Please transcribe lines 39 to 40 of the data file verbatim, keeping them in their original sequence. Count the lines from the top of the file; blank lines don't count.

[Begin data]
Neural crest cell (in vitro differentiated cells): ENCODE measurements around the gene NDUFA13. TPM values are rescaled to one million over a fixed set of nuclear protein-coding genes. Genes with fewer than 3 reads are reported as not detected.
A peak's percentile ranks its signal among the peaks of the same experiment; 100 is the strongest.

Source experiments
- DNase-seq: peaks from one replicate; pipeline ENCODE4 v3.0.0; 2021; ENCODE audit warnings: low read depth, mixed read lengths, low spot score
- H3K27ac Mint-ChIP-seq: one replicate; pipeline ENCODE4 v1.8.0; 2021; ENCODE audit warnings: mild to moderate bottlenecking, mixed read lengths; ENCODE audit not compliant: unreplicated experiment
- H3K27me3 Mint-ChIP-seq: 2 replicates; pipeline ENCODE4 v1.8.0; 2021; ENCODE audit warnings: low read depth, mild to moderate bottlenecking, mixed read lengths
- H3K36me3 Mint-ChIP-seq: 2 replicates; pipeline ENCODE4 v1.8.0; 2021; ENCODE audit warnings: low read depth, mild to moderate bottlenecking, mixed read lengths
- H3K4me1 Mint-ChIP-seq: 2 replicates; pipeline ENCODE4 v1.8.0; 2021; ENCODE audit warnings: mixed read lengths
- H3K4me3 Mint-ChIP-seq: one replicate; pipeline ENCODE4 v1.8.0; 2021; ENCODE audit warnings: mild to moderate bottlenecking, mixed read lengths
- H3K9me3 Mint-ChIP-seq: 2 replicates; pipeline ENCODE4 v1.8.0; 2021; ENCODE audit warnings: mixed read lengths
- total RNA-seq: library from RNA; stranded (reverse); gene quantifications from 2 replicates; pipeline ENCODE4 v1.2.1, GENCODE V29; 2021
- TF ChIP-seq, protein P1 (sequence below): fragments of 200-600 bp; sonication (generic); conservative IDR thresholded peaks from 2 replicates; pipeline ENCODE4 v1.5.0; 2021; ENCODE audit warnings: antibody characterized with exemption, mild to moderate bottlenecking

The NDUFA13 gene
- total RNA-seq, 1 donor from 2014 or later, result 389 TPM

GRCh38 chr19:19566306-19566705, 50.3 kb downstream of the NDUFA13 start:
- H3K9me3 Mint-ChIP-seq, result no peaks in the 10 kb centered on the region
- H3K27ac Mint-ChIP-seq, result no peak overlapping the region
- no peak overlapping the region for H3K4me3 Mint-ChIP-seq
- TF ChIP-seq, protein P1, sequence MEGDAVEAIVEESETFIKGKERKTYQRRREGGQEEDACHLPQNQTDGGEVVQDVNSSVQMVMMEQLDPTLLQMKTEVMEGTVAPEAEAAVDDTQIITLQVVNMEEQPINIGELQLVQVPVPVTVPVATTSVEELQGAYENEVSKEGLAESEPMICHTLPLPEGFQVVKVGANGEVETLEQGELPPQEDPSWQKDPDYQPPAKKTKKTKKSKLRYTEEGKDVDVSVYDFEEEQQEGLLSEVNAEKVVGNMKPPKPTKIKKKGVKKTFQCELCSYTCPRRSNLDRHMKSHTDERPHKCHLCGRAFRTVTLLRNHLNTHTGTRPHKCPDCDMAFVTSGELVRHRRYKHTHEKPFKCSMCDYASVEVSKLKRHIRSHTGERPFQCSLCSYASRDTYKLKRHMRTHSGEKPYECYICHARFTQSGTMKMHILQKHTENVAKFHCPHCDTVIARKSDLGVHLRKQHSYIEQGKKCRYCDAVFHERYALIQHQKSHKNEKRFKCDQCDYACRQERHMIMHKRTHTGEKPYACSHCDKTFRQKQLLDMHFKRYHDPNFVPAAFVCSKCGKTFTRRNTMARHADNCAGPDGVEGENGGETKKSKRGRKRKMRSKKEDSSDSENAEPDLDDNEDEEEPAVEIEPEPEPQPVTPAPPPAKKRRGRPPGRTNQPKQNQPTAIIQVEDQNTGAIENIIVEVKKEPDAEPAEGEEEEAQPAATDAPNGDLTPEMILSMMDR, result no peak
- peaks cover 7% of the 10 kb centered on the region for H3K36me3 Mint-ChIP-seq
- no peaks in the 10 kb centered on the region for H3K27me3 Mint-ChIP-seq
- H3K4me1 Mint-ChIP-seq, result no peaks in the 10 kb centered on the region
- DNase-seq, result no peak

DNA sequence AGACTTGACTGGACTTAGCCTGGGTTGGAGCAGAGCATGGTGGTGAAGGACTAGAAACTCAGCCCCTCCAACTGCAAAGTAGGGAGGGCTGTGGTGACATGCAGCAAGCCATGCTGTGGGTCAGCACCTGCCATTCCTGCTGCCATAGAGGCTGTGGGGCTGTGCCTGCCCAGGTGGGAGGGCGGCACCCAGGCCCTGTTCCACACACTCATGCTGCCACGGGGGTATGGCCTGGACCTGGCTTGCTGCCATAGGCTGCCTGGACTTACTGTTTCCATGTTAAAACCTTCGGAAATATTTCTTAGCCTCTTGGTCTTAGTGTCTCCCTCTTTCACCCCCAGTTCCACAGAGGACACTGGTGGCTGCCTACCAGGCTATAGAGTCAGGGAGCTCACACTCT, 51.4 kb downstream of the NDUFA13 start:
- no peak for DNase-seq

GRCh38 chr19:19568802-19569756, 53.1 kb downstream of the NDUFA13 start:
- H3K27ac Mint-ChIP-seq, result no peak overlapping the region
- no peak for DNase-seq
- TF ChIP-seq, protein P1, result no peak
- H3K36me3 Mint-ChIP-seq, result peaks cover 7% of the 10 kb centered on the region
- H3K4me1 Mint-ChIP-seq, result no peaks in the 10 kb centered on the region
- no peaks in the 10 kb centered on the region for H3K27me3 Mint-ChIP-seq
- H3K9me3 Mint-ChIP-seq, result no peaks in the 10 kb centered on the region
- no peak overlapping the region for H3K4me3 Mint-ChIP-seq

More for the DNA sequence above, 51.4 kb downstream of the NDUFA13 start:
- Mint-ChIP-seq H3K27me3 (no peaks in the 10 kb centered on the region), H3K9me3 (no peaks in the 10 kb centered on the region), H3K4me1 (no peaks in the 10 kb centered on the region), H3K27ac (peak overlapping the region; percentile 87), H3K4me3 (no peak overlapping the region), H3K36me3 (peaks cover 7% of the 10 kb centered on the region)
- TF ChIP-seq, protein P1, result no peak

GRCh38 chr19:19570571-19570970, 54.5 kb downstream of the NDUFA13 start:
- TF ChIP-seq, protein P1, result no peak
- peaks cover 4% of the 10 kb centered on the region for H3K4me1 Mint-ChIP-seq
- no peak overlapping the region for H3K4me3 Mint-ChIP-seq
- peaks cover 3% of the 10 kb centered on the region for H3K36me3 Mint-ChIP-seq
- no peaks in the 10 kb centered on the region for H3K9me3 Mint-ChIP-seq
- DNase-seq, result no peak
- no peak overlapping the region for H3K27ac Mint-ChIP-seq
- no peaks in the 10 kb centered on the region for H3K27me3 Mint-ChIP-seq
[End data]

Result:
- TF ChIP-seq, protein P1, result no peak
- peaks cover 4% of the 10 kb centered on the region for H3K4me1 Mint-ChIP-seq